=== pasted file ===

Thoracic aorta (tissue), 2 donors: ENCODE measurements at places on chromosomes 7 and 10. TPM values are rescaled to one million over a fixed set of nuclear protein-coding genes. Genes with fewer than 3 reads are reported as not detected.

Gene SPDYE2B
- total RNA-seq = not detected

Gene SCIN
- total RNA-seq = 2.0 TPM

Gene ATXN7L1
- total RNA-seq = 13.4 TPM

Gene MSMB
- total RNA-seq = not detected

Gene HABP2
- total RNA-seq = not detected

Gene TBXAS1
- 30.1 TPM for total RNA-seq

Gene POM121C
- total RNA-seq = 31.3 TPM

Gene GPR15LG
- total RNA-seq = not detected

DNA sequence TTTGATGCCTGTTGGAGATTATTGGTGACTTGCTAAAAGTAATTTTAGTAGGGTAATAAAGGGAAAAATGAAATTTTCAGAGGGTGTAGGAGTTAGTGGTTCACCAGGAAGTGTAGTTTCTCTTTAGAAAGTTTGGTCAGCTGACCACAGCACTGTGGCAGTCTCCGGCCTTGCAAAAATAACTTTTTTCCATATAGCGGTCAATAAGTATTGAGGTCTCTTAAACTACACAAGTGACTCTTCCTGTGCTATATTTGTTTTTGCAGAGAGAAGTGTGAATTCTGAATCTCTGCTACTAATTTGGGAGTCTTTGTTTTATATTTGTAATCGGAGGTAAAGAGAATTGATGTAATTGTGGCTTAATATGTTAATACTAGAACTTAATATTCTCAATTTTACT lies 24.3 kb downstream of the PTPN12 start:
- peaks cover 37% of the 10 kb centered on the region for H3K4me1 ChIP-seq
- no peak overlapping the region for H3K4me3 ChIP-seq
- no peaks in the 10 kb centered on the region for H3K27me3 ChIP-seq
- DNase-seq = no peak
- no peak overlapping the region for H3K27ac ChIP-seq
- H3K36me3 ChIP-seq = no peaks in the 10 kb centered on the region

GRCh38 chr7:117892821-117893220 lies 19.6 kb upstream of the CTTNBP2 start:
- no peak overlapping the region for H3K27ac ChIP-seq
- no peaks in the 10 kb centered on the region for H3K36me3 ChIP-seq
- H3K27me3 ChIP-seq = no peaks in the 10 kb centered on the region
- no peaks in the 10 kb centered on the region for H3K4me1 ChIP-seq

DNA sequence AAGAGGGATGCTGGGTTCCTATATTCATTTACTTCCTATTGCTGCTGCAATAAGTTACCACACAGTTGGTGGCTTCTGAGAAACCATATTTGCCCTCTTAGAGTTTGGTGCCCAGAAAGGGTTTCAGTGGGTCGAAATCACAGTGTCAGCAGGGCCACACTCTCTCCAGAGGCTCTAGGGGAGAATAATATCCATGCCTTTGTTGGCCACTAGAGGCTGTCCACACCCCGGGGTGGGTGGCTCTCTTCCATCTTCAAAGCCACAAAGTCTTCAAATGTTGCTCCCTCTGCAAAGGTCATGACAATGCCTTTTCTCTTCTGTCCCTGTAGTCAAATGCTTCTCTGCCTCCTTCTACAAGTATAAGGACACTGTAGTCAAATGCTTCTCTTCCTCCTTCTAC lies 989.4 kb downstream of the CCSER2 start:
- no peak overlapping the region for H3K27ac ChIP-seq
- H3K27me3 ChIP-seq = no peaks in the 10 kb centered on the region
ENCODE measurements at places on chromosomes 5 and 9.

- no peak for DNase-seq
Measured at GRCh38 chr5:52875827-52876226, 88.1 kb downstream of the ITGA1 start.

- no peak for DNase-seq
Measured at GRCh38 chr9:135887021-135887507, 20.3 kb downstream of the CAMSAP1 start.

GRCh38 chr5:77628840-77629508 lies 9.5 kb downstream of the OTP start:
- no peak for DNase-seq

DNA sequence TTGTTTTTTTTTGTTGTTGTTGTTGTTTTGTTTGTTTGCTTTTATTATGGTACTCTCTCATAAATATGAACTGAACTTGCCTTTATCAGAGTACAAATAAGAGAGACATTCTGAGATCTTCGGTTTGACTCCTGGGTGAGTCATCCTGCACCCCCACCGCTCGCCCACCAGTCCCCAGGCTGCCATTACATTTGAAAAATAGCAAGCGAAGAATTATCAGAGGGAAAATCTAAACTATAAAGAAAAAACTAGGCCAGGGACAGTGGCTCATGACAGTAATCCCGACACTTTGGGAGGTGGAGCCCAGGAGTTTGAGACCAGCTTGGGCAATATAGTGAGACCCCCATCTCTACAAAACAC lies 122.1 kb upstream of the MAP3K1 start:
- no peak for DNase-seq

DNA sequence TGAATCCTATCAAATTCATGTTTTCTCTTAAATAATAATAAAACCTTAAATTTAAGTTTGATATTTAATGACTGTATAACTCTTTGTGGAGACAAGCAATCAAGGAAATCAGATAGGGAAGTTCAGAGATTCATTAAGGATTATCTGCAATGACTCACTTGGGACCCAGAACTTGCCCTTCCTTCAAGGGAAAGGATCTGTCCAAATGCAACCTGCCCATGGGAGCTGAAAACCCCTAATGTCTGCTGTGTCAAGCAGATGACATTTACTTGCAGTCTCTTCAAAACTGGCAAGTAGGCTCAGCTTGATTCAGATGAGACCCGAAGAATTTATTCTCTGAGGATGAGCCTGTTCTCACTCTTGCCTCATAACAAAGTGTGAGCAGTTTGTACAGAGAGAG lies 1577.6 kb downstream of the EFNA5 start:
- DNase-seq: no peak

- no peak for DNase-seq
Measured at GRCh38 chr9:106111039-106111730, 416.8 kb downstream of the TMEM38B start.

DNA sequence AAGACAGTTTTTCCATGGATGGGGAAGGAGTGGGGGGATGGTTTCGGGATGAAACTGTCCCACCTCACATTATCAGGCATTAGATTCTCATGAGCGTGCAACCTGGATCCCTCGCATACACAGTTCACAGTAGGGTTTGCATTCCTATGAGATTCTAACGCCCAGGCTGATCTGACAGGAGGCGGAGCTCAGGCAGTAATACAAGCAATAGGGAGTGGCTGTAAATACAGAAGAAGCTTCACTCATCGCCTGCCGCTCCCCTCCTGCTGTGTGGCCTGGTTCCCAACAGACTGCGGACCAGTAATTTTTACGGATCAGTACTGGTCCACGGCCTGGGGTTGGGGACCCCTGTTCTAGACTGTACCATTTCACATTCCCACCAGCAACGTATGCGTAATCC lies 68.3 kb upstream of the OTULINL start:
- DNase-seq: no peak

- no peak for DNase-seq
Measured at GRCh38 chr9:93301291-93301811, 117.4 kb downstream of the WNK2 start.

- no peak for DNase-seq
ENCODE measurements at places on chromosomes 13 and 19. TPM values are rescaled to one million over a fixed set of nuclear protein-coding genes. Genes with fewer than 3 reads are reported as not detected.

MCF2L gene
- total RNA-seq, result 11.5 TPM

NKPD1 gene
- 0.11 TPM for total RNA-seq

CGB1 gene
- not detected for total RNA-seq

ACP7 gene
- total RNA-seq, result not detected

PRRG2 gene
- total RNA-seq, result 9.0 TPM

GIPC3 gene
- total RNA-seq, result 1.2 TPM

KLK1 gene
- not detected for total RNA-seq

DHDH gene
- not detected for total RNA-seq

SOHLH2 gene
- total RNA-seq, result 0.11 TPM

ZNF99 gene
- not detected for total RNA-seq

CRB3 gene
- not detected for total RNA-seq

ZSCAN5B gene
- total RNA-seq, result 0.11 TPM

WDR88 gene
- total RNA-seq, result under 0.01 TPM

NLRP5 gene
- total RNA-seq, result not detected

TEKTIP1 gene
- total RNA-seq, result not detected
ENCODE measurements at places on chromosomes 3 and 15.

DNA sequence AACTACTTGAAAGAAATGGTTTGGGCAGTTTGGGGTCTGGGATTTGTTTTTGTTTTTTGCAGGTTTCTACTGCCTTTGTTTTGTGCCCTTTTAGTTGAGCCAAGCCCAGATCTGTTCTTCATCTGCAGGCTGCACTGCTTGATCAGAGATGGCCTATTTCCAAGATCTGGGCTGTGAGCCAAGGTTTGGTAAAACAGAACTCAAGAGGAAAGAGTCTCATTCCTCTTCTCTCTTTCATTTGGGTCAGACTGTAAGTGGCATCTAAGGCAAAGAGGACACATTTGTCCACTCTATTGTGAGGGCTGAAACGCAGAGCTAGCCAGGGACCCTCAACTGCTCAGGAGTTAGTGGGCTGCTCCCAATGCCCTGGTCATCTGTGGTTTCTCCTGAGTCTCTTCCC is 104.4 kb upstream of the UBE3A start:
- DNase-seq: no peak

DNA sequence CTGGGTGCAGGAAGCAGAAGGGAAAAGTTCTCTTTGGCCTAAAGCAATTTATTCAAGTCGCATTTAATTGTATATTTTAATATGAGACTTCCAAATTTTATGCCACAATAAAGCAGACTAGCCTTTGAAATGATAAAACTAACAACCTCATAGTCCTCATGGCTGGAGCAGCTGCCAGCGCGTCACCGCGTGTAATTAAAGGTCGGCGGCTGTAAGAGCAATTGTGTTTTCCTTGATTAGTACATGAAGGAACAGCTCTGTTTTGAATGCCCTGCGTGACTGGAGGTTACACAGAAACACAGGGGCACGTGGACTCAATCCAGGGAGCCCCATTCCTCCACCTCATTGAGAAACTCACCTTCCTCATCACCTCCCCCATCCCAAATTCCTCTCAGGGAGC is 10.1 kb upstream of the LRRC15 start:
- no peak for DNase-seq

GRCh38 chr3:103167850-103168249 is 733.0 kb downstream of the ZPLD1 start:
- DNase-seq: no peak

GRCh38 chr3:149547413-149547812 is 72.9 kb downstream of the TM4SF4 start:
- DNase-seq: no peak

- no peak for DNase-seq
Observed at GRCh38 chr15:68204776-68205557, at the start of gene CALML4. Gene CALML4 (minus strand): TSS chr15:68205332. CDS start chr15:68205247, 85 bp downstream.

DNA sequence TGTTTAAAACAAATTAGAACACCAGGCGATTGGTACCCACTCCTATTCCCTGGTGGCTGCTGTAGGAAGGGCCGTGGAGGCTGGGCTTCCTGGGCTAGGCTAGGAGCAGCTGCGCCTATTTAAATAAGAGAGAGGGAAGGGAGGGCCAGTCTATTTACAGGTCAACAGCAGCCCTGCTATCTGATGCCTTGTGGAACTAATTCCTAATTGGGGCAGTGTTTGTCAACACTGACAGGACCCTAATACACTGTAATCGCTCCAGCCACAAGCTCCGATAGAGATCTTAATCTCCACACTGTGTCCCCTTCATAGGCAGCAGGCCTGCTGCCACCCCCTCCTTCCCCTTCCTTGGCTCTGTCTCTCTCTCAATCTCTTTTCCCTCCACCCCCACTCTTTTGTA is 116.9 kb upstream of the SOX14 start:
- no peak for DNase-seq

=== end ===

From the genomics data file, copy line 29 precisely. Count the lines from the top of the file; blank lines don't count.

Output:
- no peaks in the 10 kb centered on the region for H3K4me1 ChIP-seq